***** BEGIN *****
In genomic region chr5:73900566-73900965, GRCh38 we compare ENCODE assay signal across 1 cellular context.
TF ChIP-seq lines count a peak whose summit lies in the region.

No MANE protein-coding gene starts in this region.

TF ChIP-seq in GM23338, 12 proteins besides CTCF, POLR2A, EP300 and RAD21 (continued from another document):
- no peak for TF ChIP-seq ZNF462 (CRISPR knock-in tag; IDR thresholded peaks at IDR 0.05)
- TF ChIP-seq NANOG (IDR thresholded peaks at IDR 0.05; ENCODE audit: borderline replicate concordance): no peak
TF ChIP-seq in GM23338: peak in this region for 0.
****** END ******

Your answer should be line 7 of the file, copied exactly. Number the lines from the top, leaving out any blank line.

TF ChIP-seq in GM23338: peak in this region for 0.